Theories Of Piaget And Vygotsky

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When discussing the field of developmental psychology, Jean Piaget and Lev Vygotsky are two names that often come to mind. The work of Vygotsky and Piaget in the area of psychological development has been a critical component of the education of children for many generations (Lourenco, 2012). Analysis of the theories of these developmental psychologists yields important similarities, as well as distinct differences. The purpose of this paper is to explore the developmental theories of Piaget and Vygotsky, to focus on both similarities and differences between the theories, and to analyze the ways in which a deeper understanding of these theories can improve educational work. Brief Summary of the Theories of Piaget and Vygotsky Piaget’s Theory…show more content…
Piaget’s theory hinges on the idea that individuals complete the process of cognitive development in four distinct stages, without much social influence. Piaget’s theory also focuses on the idea that cognitive development ends at adolescence (Lourenco, 2012). Two important components of Piaget’s theory are organization and adaptation. Organization refers to an individual’s classification of knowledge in terms of schema, which are tools for learning about the world, and operation, which is an individual’s internalized portion of cognitive structure. Adaptation refers to the process of intellectual growth through assimilation, which involves applying existing schema to new situations, and accommodation, which involves changing existing schema to fit new situations. Piaget developed his theory through the observation of both his own children, and other children (Obukhova,…show more content…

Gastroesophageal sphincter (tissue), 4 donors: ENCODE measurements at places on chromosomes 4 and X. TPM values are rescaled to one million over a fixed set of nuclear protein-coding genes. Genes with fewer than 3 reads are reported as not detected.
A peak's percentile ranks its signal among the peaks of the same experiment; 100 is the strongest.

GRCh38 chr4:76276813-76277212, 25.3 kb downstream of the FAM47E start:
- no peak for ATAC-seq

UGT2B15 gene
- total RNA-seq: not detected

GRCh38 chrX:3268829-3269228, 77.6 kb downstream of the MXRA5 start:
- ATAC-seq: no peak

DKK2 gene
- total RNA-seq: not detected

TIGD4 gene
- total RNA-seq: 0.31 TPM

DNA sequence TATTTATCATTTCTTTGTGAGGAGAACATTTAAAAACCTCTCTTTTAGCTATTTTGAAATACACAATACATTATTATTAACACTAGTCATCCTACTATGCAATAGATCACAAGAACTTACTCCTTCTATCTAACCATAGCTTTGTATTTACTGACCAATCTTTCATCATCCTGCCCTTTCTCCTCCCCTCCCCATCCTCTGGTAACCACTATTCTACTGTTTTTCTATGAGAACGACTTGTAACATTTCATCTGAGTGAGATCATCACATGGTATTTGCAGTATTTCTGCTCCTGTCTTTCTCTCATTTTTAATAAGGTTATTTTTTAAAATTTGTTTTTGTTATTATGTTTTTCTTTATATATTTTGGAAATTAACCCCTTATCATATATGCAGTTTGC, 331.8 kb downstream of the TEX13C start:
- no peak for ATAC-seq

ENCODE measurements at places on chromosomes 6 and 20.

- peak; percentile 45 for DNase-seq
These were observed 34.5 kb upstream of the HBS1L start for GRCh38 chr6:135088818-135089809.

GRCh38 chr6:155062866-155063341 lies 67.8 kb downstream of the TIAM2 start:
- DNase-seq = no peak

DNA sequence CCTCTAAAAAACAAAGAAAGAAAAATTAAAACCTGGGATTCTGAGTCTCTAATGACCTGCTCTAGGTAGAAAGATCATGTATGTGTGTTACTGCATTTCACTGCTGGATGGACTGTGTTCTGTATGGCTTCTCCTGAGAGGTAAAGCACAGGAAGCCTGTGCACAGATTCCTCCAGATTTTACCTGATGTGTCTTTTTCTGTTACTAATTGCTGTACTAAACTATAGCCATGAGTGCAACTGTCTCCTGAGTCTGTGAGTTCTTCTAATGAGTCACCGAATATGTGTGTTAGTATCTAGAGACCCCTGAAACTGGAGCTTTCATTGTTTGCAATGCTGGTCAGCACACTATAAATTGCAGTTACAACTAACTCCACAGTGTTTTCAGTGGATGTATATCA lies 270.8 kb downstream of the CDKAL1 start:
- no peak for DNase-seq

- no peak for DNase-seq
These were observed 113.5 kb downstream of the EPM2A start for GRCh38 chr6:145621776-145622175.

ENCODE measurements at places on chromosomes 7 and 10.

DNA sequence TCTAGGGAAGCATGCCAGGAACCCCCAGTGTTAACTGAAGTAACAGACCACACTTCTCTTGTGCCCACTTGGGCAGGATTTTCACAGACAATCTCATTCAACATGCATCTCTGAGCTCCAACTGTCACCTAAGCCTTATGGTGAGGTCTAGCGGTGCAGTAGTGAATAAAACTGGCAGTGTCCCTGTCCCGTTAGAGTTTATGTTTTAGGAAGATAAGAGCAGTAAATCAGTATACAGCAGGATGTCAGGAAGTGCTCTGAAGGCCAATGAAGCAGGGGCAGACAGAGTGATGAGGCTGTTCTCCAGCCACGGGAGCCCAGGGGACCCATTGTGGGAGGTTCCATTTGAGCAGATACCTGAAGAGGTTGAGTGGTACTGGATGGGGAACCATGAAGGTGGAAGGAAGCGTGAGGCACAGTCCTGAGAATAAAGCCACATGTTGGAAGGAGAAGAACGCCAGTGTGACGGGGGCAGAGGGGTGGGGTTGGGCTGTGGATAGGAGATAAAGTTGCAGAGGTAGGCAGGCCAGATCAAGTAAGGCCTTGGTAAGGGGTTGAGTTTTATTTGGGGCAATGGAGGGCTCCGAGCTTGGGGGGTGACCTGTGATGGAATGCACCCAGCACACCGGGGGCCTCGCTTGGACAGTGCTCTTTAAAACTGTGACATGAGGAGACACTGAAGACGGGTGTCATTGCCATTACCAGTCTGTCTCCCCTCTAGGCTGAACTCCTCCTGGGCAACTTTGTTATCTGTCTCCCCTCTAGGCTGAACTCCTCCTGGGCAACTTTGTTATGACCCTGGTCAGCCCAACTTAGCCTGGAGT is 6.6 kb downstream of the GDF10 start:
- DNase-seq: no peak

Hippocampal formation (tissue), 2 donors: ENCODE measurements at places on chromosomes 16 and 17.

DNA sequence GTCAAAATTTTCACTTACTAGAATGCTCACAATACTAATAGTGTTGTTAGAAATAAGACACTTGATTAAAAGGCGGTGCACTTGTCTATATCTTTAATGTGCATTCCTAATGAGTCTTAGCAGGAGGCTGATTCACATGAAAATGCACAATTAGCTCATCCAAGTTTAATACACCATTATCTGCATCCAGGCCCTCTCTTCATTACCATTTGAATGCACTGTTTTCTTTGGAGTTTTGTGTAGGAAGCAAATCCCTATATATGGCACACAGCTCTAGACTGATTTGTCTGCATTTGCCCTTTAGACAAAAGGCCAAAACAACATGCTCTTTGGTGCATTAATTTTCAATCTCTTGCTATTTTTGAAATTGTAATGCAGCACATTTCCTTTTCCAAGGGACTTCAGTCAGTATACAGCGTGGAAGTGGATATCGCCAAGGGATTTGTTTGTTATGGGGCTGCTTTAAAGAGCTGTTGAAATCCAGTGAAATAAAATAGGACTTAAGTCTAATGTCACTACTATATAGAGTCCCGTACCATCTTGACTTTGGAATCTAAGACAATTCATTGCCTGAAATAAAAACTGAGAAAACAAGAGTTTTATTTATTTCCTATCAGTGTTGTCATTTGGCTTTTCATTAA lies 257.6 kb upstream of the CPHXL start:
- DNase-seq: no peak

One important similarity between the theories of Piaget and Vygotsky is the focus on development as a process. This similarity is important for educators to understand because the process of development is an important consideration when determining lesson delivery methods and instructional strategies. One important difference between the theories is that Piaget focuses on the individual learner in the developmental process, while Vygotsky focuses on the role of social interaction in the developmental process. This difference is important for educators to understand because it directly impacts the way in which learning takes place in the classroom. For example, educators favoring Vygotsky’s theory may incorporate group work and offer scaffolding to aid students in reaching the zone of proximal development, while educators favoring Piaget’s theory may focus more on individual work, while providing rich and stimulating activities based on developmental stages. Through analysis of both theories, not only do educators gain a more in-depth understanding of the cognitive and social implications in the classroom, but also better understand the usefulness and uniqueness of each theory. However, educators should consider each theory with caution and maintain a
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